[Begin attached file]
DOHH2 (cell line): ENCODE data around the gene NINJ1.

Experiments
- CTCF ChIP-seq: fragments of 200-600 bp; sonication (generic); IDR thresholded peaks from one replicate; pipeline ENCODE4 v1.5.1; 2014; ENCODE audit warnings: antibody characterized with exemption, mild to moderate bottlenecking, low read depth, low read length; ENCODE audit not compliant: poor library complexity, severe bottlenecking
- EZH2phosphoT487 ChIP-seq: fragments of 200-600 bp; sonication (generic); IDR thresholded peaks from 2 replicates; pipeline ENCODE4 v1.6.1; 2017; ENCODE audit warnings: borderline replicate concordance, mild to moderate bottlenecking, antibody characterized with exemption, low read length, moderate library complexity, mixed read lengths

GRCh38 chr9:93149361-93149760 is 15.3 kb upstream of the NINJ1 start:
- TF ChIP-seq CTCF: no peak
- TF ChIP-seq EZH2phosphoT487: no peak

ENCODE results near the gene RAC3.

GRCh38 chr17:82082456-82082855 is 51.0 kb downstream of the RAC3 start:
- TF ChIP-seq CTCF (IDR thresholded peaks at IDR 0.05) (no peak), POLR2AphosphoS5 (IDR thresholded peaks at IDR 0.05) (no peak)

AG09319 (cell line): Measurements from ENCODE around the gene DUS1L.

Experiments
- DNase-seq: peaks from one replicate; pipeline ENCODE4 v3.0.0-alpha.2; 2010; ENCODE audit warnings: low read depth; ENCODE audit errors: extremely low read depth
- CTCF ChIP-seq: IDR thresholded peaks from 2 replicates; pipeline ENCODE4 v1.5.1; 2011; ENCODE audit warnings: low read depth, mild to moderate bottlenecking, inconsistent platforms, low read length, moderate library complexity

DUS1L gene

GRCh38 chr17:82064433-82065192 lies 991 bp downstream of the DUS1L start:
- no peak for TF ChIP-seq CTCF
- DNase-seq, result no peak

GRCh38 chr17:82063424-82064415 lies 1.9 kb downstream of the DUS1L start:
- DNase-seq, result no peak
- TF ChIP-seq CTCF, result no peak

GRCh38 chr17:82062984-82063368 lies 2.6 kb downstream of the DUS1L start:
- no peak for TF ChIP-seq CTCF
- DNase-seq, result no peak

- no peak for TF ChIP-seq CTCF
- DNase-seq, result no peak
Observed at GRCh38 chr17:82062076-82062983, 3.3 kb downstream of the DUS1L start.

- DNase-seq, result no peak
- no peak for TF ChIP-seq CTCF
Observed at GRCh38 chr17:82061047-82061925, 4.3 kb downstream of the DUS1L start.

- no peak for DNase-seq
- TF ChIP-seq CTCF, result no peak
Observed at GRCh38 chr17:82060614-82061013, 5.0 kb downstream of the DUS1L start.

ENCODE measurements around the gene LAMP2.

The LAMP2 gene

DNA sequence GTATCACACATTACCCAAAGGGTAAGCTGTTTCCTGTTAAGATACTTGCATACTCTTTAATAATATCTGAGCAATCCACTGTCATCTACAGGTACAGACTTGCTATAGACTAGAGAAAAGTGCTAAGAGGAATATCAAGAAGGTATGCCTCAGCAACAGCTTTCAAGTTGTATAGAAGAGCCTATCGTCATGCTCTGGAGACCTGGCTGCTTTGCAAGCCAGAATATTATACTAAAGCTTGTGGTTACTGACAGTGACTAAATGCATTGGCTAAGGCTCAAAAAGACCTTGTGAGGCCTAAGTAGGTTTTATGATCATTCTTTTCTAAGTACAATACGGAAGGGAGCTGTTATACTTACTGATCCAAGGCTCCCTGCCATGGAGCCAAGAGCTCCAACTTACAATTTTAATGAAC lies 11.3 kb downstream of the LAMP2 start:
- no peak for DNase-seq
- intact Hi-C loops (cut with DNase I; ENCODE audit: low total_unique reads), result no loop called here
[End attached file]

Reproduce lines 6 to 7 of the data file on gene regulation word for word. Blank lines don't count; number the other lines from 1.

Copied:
- TF ChIP-seq CTCF: no peak
- TF ChIP-seq EZH2phosphoT487: no peak